The Kinabatangan River is a wide brown expanse of water snaking some 560km into the heart of Borneo. Where it meanders towards the coast it is fringed on one side by the ever encroaching palm oil plantations, which stretch as far as the eye can see over the hills around Sandakan, and on the other side by dense secondary forest dominated by mangroves and fruit trees. These forests are home to a huge diversity of wildlife including hornbills, huge monitor lizards, monkeys, orangutans and even elephants, while the river itself is heavily infested with crocodiles.
Chris and I arrived in this amazing place after a two hour journey from Sandakan and a short river crossing. Our base for the next few days was the Borneo Nature Lodge, a cluster of around fifteen cabins including sleeping quarters, a kitchen, dining area and bird watching tower built in a clearing on the river bank. Due to issues getting a reliable supply of mains electricity during construction, the lodge is entirely powered by two generators, one diesel and one solar. Rainwater, of which there is plenty, is harvested for showers and toilets, and guests are encouraged to run their air conditioning units as this is the only source of hot water. Our cabin was set back from the others against the forest edge and decorated in a very traditional style with polished wood floors and colourful wall hangings. Everything was very clean and, considering that keeping anything dry in the jungle for more than five minutes is a miracle, very fresh. It was simple, and perfect.
We spent most of our time on a boat with our guide, a local man named Rosli, who had a demon eye for spotting monkeys in the dense forest, and a passion for birds. His excitement at spotting rhinocerous hornbills, an infrequent visitor to the Kinabatangan, was completely infectious. He registered complete disbelief when we told him that long-tailed parakeets, another excitingly rare visitor to the river, were extremely common in our corner of south London. I was fascinated to learn about the cultural differences between Sabah and Peninular Malaysia from him, and he in turn learned what ‘ear muffs’ were from us.
Kinabatangan’s most famous inhabitant is the proboscis monkey, which are found nowhere else in the world except in the coastal and river swamps of Borneo. During the early morning and evening they can be seen in their favourite mangrove trees in large groups; usually around five to ten females with young, and a single dominant male whose enormous pendulous nose has given its name to the entire species. The monkeys favour the mangrove trees because, according to Rosli, the leaves help to ease the monkey’s semi-chronic indigestion caused by their leaf-based diet. Watching these corpulent, bulbous characters wedged into a cleft branch slowly munching, you’d swear that you’d seen something similar in a pub back home.
For much of our visit our outings along the river were impeded by constant rain. Under the onslaught of weather most of the wildlife chose to shelter out of site, leaving us sitting in our dripping vessel hoping for even just the tiniest glimpse of a rustling tree branch. However, on our last evening the clouds parted, and as if to make up for lost time the creatures of the Kinabatangan treated us to a spectacular display. As well as the ubiquitous proboscis monkeys, hornbills flocked through the sky, huge water monitor lizards draped themselves across the tree branches, an iridescent kingfisher flashed across the water’s surface and some beautiful silver leaf monkeys came out to play. Our eagle-eyed boat captain even spotted a juvenile mangrove snake curled up under the large leave of a tree.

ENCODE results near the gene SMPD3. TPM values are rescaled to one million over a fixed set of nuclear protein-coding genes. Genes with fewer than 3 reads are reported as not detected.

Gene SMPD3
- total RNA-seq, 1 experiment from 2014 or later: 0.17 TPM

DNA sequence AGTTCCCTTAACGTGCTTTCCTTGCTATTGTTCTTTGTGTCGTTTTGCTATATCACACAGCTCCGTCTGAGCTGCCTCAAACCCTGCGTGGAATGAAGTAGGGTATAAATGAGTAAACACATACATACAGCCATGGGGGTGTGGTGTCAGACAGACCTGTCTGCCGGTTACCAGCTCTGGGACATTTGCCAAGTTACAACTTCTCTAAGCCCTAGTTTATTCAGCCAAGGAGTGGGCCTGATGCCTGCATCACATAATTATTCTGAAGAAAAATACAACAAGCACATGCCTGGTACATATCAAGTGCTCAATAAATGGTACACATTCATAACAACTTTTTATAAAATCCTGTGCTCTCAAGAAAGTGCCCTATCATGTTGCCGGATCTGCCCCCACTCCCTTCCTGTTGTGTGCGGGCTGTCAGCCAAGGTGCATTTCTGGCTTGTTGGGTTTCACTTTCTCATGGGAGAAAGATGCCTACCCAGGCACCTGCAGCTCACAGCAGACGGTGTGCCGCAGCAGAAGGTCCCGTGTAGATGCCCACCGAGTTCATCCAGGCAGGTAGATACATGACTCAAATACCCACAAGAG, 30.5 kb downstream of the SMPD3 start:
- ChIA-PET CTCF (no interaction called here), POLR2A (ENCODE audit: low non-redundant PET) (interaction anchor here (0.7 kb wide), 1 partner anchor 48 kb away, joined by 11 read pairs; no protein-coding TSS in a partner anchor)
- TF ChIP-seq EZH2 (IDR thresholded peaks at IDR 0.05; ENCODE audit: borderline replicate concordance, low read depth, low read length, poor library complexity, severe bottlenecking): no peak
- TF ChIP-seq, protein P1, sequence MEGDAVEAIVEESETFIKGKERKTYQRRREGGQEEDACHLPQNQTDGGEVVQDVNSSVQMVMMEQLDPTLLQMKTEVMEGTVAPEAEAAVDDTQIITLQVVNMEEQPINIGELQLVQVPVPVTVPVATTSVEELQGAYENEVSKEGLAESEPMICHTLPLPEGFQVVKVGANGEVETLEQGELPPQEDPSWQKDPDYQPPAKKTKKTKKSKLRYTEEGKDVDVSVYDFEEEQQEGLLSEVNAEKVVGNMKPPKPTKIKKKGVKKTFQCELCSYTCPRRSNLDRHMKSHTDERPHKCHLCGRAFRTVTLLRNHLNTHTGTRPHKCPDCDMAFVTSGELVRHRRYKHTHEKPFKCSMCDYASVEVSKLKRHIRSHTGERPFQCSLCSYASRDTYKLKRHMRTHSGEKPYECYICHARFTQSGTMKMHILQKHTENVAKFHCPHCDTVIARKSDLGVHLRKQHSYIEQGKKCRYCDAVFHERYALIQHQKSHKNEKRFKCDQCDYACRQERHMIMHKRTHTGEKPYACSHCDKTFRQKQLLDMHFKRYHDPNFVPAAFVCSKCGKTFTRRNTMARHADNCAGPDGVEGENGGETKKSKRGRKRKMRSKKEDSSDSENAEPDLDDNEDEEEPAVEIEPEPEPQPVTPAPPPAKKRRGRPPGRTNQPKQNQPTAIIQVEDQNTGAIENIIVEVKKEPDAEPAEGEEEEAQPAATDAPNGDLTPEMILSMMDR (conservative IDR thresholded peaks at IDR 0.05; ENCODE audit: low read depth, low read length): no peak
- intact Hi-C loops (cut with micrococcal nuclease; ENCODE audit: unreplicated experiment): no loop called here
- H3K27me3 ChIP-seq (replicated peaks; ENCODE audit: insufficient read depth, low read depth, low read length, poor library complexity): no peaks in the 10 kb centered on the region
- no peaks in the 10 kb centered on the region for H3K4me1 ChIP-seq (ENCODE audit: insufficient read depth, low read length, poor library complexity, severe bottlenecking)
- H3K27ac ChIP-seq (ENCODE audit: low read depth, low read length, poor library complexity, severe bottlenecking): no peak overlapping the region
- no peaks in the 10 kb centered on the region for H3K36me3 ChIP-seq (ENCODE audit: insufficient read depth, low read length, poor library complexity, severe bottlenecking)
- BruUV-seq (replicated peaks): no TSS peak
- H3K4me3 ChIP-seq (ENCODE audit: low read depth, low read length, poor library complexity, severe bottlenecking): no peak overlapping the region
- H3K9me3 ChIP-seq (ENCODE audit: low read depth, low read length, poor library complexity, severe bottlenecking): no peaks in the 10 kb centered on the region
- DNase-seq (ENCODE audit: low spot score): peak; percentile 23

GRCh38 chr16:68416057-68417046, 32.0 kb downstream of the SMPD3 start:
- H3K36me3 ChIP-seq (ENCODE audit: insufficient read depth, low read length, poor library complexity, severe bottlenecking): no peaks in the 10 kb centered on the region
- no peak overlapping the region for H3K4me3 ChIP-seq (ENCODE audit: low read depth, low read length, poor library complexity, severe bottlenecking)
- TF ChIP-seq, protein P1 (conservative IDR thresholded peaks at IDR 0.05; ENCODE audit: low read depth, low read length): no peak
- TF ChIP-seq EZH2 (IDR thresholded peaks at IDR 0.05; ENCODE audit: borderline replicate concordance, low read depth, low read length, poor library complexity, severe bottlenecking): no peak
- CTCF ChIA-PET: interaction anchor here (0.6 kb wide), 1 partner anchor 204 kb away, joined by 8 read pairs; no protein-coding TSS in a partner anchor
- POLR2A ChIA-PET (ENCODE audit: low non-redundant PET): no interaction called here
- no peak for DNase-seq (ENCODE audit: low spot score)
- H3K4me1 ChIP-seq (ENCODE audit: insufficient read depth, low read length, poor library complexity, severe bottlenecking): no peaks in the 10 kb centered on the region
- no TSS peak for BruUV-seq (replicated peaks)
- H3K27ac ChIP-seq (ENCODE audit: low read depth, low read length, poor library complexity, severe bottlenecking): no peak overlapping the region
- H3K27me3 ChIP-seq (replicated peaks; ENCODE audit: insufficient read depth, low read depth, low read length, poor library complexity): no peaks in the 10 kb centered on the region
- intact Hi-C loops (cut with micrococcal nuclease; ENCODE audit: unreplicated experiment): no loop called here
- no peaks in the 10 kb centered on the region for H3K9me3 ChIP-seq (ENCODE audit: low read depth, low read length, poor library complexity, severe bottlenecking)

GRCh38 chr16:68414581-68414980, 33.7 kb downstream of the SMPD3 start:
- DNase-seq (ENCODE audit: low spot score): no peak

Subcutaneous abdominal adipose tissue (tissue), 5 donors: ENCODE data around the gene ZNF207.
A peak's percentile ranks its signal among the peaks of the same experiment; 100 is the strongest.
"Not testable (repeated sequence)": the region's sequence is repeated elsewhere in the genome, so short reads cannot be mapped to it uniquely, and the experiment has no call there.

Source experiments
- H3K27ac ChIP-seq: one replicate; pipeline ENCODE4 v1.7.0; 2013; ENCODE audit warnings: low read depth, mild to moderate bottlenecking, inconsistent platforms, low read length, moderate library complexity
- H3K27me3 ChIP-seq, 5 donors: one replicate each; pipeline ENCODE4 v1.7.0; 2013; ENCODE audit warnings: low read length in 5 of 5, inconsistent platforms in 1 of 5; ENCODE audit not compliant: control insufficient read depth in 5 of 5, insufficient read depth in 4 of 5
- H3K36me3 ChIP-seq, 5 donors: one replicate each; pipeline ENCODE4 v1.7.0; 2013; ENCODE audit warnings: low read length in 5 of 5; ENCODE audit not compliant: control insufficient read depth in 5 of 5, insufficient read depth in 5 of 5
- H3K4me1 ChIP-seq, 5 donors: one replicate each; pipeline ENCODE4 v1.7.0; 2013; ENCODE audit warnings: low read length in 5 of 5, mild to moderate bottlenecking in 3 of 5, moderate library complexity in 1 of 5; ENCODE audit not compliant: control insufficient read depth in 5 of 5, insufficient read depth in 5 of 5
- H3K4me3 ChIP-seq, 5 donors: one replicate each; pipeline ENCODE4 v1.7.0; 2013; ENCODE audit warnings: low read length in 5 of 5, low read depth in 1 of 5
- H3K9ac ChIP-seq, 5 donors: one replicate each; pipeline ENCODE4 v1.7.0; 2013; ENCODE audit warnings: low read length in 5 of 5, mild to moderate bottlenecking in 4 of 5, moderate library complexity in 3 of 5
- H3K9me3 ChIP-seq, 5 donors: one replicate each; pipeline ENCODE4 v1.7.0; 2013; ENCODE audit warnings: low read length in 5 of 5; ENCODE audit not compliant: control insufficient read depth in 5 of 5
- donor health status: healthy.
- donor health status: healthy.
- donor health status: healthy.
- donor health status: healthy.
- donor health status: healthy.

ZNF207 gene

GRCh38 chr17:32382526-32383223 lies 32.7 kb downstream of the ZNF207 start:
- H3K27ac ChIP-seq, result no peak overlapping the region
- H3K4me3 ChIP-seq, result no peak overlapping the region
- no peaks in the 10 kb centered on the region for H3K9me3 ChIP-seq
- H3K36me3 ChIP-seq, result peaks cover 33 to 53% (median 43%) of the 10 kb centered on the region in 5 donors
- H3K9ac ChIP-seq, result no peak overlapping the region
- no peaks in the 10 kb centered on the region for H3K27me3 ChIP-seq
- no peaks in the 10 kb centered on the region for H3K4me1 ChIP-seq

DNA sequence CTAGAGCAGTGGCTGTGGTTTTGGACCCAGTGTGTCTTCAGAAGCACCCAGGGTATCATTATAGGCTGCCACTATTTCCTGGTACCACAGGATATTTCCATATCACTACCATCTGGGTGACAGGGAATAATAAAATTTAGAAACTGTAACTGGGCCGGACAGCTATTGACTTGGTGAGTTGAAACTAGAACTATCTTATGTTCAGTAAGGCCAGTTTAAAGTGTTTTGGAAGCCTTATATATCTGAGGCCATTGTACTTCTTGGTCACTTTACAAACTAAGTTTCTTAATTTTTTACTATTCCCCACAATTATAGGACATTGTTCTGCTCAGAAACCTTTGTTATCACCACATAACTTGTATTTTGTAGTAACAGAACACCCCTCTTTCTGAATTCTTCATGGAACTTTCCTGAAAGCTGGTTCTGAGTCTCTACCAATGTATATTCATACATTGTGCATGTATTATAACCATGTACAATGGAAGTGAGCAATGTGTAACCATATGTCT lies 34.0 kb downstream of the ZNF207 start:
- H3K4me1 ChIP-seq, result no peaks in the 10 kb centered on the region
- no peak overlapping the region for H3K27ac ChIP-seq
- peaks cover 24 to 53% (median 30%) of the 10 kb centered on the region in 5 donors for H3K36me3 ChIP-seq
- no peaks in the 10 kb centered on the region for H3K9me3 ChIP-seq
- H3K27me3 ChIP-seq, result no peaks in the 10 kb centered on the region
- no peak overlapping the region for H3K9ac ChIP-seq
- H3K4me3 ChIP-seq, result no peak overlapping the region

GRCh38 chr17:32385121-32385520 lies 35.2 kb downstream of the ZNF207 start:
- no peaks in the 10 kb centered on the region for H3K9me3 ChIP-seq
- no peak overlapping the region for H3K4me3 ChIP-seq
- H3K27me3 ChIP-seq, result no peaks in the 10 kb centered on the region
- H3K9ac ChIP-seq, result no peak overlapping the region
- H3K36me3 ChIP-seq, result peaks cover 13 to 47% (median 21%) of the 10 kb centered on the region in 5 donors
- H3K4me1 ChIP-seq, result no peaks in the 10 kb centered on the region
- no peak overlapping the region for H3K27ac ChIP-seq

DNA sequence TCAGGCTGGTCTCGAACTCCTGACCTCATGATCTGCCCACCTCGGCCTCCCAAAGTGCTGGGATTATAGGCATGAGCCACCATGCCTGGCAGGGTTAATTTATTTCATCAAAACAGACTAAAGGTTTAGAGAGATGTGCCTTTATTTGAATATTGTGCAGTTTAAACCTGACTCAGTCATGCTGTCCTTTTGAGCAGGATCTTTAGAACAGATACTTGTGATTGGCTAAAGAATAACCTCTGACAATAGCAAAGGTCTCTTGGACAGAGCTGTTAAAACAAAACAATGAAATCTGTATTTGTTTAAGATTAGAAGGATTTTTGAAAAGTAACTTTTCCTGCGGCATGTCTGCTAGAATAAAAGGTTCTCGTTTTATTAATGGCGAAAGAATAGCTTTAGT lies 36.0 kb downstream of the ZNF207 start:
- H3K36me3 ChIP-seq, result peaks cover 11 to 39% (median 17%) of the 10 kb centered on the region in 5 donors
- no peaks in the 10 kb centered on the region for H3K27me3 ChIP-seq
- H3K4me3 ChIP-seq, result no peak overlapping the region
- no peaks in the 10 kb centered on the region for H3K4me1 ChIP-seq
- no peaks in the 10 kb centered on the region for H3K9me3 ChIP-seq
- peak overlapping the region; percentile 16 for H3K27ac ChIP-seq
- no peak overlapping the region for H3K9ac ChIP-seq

While we were making our way back to the lodge, deliriously happy and flushed with success, a chorus of loud screeches overhead heralded the approach of a troupe of long-tailed macaques. About 15ft above our heads, two males were having a vicious argument, which culminated in one of them taking a daredevil leap from the tree down towards the boat. From that height there was a significant risk of injury, and we swung the craft to the side as quickly as possible. The monkey missed us by inches and hit the water with a huge muddy splash. As he vanished beneath the surface, I panicked trying to remember whether these monkeys could swim, and Rosli shouted to our captain to kill the engine in case he might get caught in our propeller.
Thankfully a moment later a little brown head bobbed above the surface of the river. Long-tailed macaques are in fact adept swimmers, and despite looking a little dazed he gamely paddled over the opposite bank and climbed out, looking bedraggled but no worse for wear.
When the time came to leave the lodge we felt more than a little downcast. I had got used to waking up in the night to the sound of chirruping geckos, and monkeys running across the roof. But Rosli had one more adventure planned for us, which I will share with you in another post. Suffice to say it involved 30 million bats (and their poo) and the largest population of cockroaches in the world.